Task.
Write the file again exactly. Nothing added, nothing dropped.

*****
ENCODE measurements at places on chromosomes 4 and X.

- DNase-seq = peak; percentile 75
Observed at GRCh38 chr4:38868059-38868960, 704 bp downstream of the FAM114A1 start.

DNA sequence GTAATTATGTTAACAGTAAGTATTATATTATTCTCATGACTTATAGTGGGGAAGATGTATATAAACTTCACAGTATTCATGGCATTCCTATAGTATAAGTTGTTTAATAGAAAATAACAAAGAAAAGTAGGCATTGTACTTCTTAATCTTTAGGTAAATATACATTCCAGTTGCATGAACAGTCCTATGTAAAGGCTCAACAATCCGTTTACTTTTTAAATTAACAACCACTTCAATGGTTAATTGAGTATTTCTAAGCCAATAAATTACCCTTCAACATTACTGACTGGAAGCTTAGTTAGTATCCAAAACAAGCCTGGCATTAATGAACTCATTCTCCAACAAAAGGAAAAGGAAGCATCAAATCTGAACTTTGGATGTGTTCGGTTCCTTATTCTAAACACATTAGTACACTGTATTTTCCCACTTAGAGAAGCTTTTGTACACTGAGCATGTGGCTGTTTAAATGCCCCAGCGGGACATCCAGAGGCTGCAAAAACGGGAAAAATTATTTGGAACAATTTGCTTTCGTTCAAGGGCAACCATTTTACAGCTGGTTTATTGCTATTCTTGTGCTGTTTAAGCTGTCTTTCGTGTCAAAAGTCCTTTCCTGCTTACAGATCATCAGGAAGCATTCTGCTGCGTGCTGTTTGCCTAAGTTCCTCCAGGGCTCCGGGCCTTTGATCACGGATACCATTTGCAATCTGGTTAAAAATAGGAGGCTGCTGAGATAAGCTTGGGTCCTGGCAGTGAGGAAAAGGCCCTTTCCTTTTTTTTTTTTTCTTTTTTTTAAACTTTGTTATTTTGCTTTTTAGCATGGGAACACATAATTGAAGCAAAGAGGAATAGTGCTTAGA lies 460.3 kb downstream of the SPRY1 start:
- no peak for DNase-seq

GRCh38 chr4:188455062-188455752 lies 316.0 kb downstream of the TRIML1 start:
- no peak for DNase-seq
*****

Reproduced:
ENCODE measurements at places on chromosomes 4 and X.

- DNase-seq = peak; percentile 75
Observed at GRCh38 chr4:38868059-38868960, 704 bp downstream of the FAM114A1 start.

DNA sequence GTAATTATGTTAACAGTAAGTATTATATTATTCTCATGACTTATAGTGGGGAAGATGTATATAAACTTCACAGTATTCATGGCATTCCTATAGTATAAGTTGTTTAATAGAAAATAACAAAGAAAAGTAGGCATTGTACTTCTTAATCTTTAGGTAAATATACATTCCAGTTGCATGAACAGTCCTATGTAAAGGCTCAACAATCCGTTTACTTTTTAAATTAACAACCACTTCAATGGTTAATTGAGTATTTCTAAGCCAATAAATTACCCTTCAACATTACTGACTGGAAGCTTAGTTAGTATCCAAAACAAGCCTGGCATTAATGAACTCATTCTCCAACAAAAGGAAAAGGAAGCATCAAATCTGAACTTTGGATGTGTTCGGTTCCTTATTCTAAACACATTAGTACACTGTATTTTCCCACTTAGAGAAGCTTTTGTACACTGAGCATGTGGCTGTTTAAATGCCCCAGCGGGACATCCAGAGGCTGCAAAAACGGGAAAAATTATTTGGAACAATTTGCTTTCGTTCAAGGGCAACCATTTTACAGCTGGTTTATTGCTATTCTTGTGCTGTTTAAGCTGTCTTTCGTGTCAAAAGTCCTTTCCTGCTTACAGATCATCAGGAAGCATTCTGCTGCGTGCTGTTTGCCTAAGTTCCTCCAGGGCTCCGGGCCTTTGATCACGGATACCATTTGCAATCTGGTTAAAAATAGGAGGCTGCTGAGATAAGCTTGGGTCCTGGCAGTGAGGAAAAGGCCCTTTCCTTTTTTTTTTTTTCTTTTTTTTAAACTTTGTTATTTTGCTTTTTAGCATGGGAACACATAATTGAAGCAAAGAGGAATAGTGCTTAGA lies 460.3 kb downstream of the SPRY1 start:
- no peak for DNase-seq

GRCh38 chr4:188455062-188455752 lies 316.0 kb downstream of the TRIML1 start:
- no peak for DNase-seq